Tag Archives: Open Access
Raising the bar for national language open access journals
Jan Velterop: further opening science thanks to a cultural shift
ScienceOpen: the next wave of Open Access?
How can we trust scientific publishers with our work if they won’t play fair?
I am angry. Very, very angry. Personally I have never liked how scientific publishers charge us to read the research that we produce, and that we review for them free of charge. But that is another debate for another day. What I really hate is how they abuse this power to stifle debate in the name of their business interests. This is now going to dramatically affect the quality of a paper into which I poured a huge amount of effort – a critique of the (lack of) evidence for striped nanoparticles. Read more [...]
Inflation on the price of knowledge: French universities boycott journals
How much is too much? For all the talk that the publishers of major journals such as Science, Nature and the Lancet are charging too much for their wares, it seems a limit has been reached. French universities, in particular, have had enough and are just saying “non!” and cancelling their journal subscriptions. Is this the wake-up call the big publishers need? Should other universities follow suit, researchers organise a wider boycott, or is there another way to make the journal oligarchs realise that enough is enough? Read more [...]
Mentors, mates or metrics: what are the alternatives to peer review?
You think that scientists, being quite clever people, would be able to agree on the best way to rank each other's work. Oh no, not any longer. For this article, the EuroScientist asked Science, Cell and Nature as well as eLife and independent commentators to go on the record with their thoughts on how they see the peer review system, as it stands, and what alternatives should be considered. Read more [...]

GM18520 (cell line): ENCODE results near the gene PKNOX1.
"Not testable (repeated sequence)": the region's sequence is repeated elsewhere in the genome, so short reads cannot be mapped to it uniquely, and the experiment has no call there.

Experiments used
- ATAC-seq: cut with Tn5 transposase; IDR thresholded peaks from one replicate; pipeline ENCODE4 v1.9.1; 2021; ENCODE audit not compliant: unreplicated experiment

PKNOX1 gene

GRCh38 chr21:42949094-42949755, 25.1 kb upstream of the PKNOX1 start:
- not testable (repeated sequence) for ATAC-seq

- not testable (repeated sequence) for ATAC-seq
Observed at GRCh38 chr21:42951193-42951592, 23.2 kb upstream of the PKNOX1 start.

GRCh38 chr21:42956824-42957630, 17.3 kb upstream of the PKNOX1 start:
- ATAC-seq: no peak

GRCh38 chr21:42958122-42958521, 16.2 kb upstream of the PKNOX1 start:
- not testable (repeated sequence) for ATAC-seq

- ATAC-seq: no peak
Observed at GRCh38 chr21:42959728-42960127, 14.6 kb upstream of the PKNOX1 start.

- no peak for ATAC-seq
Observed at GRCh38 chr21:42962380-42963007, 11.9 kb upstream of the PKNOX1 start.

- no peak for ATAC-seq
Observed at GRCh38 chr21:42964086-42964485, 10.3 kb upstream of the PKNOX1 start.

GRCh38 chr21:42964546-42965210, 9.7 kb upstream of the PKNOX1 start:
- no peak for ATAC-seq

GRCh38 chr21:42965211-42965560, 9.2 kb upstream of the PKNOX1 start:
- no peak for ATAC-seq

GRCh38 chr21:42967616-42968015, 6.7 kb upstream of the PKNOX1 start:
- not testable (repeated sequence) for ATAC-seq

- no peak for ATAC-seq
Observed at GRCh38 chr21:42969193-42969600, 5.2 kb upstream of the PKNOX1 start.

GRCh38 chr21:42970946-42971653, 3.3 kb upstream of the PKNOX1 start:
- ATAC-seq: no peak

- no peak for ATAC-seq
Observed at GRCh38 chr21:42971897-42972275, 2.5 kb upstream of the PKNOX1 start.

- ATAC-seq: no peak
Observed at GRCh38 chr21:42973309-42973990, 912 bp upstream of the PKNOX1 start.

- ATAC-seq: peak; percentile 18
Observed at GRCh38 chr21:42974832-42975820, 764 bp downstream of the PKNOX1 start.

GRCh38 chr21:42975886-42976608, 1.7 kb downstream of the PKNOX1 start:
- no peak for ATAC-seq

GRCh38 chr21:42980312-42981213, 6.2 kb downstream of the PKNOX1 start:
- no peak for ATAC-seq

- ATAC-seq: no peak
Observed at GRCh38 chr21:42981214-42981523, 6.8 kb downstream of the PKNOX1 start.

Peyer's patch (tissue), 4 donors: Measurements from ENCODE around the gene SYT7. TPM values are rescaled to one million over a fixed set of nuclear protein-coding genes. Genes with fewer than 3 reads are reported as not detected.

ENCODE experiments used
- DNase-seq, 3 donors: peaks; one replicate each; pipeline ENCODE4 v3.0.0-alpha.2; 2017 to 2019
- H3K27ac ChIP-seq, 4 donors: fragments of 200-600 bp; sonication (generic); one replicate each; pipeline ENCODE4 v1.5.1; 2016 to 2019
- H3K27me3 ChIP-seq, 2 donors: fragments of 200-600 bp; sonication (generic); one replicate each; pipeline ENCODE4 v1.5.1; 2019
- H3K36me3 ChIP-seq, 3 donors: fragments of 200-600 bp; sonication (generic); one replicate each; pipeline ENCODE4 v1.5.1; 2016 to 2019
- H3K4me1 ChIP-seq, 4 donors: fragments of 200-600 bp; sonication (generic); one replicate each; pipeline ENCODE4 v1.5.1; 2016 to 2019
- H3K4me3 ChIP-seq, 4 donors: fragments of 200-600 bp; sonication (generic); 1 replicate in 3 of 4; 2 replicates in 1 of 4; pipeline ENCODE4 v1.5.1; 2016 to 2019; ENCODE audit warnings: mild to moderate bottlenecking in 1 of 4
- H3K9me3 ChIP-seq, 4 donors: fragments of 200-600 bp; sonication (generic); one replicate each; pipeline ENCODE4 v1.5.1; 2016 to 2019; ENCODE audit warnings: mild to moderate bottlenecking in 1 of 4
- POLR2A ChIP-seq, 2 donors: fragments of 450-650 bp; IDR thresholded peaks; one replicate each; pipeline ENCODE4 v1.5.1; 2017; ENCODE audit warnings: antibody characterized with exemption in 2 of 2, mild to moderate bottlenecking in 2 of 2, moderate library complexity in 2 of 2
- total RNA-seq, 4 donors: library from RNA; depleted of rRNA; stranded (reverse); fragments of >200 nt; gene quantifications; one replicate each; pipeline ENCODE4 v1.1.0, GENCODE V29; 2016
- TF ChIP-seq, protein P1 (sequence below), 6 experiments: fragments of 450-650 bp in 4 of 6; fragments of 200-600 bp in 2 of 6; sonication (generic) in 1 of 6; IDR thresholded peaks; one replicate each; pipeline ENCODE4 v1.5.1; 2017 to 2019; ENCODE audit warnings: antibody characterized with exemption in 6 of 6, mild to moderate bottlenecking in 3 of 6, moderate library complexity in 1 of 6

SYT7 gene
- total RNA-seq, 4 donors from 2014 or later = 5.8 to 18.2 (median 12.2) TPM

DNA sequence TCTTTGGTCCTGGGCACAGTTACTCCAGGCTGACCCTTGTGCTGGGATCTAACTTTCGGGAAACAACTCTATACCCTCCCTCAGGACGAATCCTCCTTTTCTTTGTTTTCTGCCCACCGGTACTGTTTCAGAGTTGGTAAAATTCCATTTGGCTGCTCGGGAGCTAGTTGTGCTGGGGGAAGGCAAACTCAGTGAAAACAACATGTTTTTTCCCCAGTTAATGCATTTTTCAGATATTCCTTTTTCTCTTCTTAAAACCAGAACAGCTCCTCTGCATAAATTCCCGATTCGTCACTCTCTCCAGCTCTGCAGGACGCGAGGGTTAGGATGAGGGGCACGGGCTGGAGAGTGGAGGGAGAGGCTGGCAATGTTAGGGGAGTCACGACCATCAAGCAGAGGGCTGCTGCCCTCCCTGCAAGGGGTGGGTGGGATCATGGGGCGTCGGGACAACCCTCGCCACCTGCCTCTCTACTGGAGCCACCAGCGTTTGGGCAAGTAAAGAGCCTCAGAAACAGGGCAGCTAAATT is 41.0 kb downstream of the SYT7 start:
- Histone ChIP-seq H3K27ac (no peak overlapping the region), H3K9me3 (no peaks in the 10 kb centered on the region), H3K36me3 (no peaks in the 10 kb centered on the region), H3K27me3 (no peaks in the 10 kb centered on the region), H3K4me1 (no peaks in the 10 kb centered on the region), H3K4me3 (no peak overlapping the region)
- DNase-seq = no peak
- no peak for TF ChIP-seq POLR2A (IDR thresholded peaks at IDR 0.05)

Mary Phillips: The academic evaluation conundrum
Mary Phillips has worked as an academic in biomedical sciences at Oxford University, UK, as a funder with the Wellcome Trust, in London, and as director of research planning for University College London. Find out her unique perspective on the limitations of the existing evaluation systems, be it for academic institutions or individual scientists. In this exclusive interview with the EuroScientist, she shares the lessons learned from her various positions related to academia. Read more [...]
Collaborative open science speeds up research evaluation
Science is changing. The widespread reach of the internet means we can access more papers and connect with more researchers than ever before. With the growing adoption of open access policies around the world this trend is only set to increase. As a result, scientists’ ability to collaborate effectively over long distances is now a key challenge for scientists at all stages of their career. Read more [...]
What has Science’s open-access sting taught us about the quality of peer review in South-East Europe?
In October last year, Science published a journalistic investigation into quality of peer review in open access journals. The results were sobering. Around 60% of all journals accepted for publication a research paper with the most obvious and basic mistakes Read more [...]
Open innovation at your fingertips
Are you interested in getting help to further your research? For example, are you looking for funding or for strategic partners for a project? Do you need to get access to large amounts of relevant data? Do you wish at get in touch with lots of individuals who can contribute? To address all these issues relevant to researchers, there are a growing number of solutions available, gathered under the umbrella of open innovation. Read more [...]
The open access debate is all the rage in Europe! And it is not likely to go away any time soon. In this special issue, the Euroscientist brings you an analysis of the impact open access is currently having on the community of researchers throughout Europe and beyond... Read more [...]